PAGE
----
Today is my 36th birthday. It feels weird to say this number out loud because I most certainly don't feel 36 nor do I think I look 36 (most days). I was diagnosed with Celiac Disease in 1981 and for the past thirty-three birthdays, I celebrated in a gluten-free way. I was a very sick toddler and my parents didn't give up on trying to find out why their child was so ill. It was a young resident (younger than my parents at the time) who finally diagnosed me with Celiac Disease. I do not remember life with gluten. Celiac has been almost my entire life. Today, I am healthier than I have been in years.
As I celebrate my birthday today, I have a big wish for the Celiac Community. I wish we all could get along. As someone who has been gluten-free blogging for more than seven years and leading a Celiac support group for more than eight years, I have seen a dramatic change in this Celiac Community over the past two years or so. We used to be such a supportive and caring community, helping each other and encouraging others who were newly diagnosed. Key words: used to be.
Unfortunately, the past year has been rough in this community. REALLY ROUGH. So rough that I have actually considered taking a break to avoid all of the drama that has increased over the past 6-12 months. I've been sent hate mail, plagiarized three times, harassed via Twitter by an (in)famous "advocate", had others take credit for my work and research, bashed on my own Facebook page by a local business owner, and even falsely accused of my motives in my volunteering as the leader of the NYC Celiac Meetup group.
There is so much competition, feelings of (gluten-free) entitlement, plagiarism, bashing, blaming, complaining, whining, harassing, cattiness, trolling, and negativity within the Celiac Community and I don't understand it anymore. There is no longer a feeling of community and "safe space" that we once had with our fellow Celiacs but feelings of extreme defensiveness and offensive responses. It makes me very sad.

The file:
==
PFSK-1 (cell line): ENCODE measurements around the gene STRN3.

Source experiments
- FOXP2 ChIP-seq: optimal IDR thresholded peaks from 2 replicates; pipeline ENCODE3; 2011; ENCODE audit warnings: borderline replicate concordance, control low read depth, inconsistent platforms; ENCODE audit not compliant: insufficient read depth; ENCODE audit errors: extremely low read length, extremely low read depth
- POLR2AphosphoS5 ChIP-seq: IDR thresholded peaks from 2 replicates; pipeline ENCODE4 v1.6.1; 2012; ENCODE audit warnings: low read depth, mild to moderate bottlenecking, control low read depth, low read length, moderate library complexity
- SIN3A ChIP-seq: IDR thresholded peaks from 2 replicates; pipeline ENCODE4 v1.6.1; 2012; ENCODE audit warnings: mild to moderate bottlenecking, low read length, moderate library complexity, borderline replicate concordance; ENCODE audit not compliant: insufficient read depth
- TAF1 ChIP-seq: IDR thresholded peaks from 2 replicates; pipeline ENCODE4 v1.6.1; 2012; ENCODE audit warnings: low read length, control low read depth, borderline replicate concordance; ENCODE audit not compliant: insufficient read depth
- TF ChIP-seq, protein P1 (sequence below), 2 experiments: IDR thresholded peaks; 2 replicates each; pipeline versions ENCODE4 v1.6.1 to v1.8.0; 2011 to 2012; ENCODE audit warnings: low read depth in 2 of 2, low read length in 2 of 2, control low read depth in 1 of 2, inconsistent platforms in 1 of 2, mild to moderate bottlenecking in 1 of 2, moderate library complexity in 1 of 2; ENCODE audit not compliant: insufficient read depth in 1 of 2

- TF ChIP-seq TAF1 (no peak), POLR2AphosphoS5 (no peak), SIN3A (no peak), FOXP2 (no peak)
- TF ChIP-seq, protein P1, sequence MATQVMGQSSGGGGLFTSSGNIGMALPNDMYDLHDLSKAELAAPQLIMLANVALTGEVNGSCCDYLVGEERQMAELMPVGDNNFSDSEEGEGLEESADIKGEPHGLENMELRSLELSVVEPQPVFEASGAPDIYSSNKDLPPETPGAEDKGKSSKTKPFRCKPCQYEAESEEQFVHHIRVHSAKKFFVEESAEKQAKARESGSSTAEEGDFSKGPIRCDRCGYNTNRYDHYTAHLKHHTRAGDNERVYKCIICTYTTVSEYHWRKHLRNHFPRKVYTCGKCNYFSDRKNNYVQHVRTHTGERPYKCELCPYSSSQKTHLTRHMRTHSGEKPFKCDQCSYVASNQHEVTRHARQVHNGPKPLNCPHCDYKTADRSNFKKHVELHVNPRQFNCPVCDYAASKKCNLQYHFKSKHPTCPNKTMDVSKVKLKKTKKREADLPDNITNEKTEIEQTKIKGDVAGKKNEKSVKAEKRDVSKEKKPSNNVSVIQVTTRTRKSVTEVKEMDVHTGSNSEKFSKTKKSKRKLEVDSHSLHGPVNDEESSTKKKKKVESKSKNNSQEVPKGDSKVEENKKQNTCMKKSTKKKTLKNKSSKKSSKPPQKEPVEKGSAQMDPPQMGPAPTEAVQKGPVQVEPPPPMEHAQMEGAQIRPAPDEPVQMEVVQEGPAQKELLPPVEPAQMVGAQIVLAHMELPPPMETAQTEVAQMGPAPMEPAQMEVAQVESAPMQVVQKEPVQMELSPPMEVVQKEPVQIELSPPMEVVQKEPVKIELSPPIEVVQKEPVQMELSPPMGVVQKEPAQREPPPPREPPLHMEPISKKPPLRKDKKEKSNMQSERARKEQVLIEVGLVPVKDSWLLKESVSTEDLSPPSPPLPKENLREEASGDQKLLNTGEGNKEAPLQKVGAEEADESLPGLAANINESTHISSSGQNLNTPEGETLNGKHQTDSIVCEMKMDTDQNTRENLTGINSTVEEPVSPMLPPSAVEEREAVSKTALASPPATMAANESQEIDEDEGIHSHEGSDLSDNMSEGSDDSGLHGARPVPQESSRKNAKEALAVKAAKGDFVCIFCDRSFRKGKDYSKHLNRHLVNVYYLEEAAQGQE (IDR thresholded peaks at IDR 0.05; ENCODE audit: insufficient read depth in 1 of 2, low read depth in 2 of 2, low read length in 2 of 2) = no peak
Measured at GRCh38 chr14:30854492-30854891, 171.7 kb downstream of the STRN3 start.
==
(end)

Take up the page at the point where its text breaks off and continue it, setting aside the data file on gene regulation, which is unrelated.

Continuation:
I write this blog and Gluten-Free Globetrotter because I genuinely care about the community. I have three decades of experience of living with Celiac Disease so I believe I have a lot of knowledge and personal experience to share with others. I have a sister and cousin both living with Celiac so this goes beyond me and is truly a family affair. I run the NYC Celiac Meetup group because I lacked this type of gluten-free community when I was growing up. Most people do not realize that I have a full-time job completely unrelated to the gluten-free community because I make ZERO money on my blogging and support group leadership. This blog, my social media presence, and my Meetup group are all done out of my personal passion to advocate for those of us living with Celiac Disease. If I can help just one person navigate the new gluten-free landscape, my mission is complete.
I admit that I am not perfect and the negativity and cattiness get the best of me at times. I am going to work hard to stop my own negativity and counter it with positivity and support of the Celiac Community. I want to get back the kind, helpful, supportive celiac world that I was part of from the beginning. I cannot do this alone and hope you join me on my birthday wish to help fix this Celiac community. If we cannot support one another, how can we expect others to support us?